We're interested in the notion of incidental professional development in open learning spaces where teachers are working collaboratively. Does the very fact that we are teaching alongside colleagues have an effect on our own professional formation? To what extent are we influenced by the way our colleagues teach, interact with students and cause learning? Is it an assumption that this incidental learning is going on in our learning hubs, or is it in fact a reality? And in which case, what is the nature of it?
I spent some time this week listening to teachers as they described how they’ve been influenced by colleagues in their learning hubs. I wasn’t concerned with the more traditional notion of professional development that tends to happen at set times outside the teaching day but with the anecdotal and ‘incidental’ (for want of a better word), things they had taken on as a direct result of sharing a learning and teaching space.
I was surprised at the extent of what had occurred in such a short time. The teachers cited numerous examples of how they had learned from their colleagues and how they had adapted and adopted new practices themselves. And it wasn’t just surface level management and organizational strategies that they were absorbing.
Teachers described a real depth to their professional learning. They often commented on picking up on the way their colleagues questioned learners, how they pushed children’s thinking to a deeper level, and extracted as much ‘learning juice’, as Guy Claxton would say, from a particular learning situation. They discussed how their ability to give timely feedback was growing as a result of watching and listening to each other teach.
There was talk of the way colleagues introduced learning tasks, how they captured reflection during and after learning, and picking up on new strategies for developing critical thinking in reading. They spoke about how they observed each other utilizing our learner qualities- a language of disposition- to engage children in the learning process, or their observations around the use of the inquiry model and how it was being utilized across the curriculum areas.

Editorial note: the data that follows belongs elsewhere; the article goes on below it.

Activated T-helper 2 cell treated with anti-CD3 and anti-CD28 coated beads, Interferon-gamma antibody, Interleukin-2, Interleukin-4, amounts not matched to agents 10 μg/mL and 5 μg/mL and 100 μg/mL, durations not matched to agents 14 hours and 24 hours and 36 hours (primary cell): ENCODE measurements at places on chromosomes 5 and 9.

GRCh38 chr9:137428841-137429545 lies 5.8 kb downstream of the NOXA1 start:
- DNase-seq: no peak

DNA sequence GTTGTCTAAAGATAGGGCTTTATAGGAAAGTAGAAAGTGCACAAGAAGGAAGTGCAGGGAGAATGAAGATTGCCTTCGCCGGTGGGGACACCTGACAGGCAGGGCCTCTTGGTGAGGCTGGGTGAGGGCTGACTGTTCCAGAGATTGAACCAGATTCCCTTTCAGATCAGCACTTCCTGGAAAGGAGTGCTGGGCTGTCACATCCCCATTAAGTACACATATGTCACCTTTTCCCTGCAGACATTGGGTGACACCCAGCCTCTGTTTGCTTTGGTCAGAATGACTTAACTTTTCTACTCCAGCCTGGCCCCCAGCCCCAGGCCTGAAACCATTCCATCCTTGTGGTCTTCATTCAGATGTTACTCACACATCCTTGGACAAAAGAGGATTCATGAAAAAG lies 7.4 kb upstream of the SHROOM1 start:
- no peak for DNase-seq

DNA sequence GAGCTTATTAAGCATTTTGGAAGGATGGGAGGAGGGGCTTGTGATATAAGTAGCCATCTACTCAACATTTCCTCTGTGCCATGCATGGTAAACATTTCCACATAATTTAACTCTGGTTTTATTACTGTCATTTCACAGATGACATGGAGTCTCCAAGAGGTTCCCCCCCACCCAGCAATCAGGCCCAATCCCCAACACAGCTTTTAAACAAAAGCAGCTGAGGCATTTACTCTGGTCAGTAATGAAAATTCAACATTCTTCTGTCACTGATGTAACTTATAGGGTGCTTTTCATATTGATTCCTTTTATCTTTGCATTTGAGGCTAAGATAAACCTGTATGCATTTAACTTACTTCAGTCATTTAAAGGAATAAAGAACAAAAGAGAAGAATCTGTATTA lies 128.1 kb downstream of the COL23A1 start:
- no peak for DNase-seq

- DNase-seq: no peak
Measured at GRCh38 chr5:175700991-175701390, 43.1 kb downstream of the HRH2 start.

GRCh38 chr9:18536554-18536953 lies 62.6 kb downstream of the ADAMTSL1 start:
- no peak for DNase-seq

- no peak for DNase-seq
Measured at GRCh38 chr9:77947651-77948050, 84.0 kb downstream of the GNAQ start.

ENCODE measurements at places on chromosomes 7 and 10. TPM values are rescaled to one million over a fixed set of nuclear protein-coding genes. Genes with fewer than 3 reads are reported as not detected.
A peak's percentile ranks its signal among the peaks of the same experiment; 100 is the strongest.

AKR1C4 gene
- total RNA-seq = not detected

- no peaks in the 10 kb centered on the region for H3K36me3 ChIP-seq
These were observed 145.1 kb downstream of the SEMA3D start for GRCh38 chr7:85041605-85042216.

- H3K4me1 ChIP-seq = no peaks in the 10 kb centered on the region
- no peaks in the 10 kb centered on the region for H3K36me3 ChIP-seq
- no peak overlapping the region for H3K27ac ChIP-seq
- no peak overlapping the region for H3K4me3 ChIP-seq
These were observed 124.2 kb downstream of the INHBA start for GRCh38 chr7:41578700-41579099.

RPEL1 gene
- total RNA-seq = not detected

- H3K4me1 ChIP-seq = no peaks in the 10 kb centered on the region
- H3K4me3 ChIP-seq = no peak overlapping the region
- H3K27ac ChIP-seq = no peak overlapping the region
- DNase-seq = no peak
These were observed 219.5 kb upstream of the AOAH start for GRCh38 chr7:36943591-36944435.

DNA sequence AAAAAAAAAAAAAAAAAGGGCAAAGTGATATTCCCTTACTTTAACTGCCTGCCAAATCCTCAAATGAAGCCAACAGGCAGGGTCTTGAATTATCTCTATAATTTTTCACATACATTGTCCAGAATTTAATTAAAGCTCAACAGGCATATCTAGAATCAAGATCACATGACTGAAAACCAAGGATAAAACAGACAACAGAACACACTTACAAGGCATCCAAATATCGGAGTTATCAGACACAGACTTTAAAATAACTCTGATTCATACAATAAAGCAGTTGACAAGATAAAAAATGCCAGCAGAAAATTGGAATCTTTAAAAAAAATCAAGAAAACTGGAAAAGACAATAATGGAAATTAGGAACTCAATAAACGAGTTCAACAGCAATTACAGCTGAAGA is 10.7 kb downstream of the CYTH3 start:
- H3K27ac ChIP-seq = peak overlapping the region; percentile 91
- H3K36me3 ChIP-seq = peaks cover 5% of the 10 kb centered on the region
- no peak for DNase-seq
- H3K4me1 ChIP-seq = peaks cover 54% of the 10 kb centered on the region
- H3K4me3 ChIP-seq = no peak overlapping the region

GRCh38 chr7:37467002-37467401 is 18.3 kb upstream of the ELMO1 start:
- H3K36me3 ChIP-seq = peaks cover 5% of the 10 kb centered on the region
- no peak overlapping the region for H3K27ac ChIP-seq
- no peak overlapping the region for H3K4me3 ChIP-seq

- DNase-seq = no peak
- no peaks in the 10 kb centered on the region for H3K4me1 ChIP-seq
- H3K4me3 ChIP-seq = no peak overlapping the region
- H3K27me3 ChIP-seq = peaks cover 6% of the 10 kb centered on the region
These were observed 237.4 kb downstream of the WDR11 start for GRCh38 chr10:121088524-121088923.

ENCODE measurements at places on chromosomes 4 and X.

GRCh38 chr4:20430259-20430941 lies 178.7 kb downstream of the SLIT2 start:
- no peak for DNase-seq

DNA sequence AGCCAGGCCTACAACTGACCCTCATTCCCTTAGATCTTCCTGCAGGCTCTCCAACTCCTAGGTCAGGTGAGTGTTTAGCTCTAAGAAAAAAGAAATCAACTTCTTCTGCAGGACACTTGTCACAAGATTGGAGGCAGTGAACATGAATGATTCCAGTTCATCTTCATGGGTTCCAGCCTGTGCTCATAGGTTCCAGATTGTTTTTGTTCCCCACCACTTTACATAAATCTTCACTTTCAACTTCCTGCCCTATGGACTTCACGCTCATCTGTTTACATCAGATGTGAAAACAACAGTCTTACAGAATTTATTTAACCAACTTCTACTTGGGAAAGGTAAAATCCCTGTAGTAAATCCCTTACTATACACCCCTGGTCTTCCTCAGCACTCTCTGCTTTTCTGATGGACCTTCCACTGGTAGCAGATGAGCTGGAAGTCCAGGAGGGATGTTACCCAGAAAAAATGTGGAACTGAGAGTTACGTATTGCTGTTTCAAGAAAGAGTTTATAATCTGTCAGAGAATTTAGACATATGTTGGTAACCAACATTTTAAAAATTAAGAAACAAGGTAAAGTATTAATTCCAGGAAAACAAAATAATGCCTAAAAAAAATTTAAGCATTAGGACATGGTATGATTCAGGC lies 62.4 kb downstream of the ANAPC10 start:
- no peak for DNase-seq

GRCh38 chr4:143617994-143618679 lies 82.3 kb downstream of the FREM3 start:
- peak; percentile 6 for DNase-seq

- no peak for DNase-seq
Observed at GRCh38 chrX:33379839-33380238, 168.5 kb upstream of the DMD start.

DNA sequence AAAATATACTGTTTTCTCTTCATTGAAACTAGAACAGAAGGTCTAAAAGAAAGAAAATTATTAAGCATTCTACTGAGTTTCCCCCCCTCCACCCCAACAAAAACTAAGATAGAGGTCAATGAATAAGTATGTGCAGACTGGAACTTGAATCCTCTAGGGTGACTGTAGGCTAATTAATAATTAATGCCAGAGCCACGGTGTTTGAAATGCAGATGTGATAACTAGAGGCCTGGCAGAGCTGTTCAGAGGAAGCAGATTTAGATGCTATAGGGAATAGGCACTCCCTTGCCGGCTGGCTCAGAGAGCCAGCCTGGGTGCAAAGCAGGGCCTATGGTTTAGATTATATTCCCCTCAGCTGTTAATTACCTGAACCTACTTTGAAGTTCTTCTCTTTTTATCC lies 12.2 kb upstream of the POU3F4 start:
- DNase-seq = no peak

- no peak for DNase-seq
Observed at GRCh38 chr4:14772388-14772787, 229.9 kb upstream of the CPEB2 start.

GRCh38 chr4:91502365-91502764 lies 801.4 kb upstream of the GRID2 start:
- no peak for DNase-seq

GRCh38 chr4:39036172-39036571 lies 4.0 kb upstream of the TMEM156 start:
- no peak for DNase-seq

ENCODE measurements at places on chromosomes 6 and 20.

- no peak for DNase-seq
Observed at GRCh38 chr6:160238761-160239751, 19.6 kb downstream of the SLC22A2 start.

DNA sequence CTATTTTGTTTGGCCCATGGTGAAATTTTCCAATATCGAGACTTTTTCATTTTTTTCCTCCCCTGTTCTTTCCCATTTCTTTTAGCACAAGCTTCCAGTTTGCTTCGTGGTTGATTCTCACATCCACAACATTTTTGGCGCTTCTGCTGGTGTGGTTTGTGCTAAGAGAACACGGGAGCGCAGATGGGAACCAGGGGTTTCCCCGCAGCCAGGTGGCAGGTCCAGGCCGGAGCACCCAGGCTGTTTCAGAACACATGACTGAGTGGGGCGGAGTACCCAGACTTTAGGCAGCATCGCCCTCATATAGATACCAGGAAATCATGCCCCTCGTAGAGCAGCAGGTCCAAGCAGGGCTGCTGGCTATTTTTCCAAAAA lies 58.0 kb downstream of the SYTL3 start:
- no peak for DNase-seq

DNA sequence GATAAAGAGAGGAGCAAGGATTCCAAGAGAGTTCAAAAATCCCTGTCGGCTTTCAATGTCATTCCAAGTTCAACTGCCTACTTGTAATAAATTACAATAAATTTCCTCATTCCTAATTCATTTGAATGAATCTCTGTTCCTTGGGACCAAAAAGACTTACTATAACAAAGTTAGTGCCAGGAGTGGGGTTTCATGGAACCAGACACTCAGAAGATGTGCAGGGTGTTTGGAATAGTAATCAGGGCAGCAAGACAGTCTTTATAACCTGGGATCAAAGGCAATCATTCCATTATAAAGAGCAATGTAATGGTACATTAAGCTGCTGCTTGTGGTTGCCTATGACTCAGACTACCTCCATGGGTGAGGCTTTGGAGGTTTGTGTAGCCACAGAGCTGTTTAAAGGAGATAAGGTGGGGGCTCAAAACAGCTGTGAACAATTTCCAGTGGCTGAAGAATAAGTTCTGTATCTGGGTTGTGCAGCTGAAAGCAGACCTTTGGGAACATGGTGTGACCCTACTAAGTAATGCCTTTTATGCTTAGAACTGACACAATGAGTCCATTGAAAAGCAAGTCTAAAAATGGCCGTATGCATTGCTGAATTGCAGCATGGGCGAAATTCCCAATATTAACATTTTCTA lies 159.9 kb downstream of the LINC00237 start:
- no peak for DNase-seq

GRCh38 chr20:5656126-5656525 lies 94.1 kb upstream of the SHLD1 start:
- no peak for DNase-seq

There was other evidence too; teachers talked about how their colleagues modeled the use of e-learning and multi-modal artifacts, how they observed each other building assessment literacy in learners, or encouraging the children to problem solve.
All this learning sits outside the more usual frameworks for delivering professional learning. On top of this again, is the dialogue and ‘bounce’ that goes on before, during and after teaching as well as the more planned reflection sessions during the week.
The common thread that ties the teachers’ observations together is the idea of teaching in an open learning space being extremely ‘visible’. There is, as I was reminded, no-where to hide. This is nothing new to our colleagues in Early Childhood Education but it is for many in the primary sector. And it’s a rich thread of learning for teachers.
Villa et al (2008) suggest that “people who co-teach are in an ideal situation to spur their own professional growth through dialogue with their co-teachers” (p. 138). They suggest that co-teachers can also engage in more structured approaches to observation and feedback as part of their professional growth.
York-Barr et al (2007) reflect on the, “learning boost that transpired when teachers taught side-by-side, sharing the same students and instructional space. Teachers indicated the ability to observe one another while teaching was a means by which they expanded their own instructional repertoires” (p. 320). This is certainly congruent with what I found.
Interestingly though this is not a new idea. 74.5% of teachers working in open-plan spaces in New Zealand in the 1970s felt that there had been greater opportunities for professional growth and development than for those teachers in more traditional settings (Department of Education, 1977).
This idea of ‘incidental’ professional development is certainly one worth exploring more. I know that we will be back again listening to the teacher voice in this area.
Department of Education. (1977). Report on open plan education in New Zealand. Wellington: Department of Education.
Villa, R. A., Thousand, J. S., & Nevin, A. I. (2008). A guide to co-teaching: Practical tips for facilitating student learning (2nd ed.). Thousand Oaks, CA: Corwin Press.
York-Barr, J., Ghere, G., & Sommerness, J. (2007). Collaborative teaching to increase ELL student learning: A three-Year urban elementary case study. Journal of Education for Students Placed at Risk, 12(3), 301-335.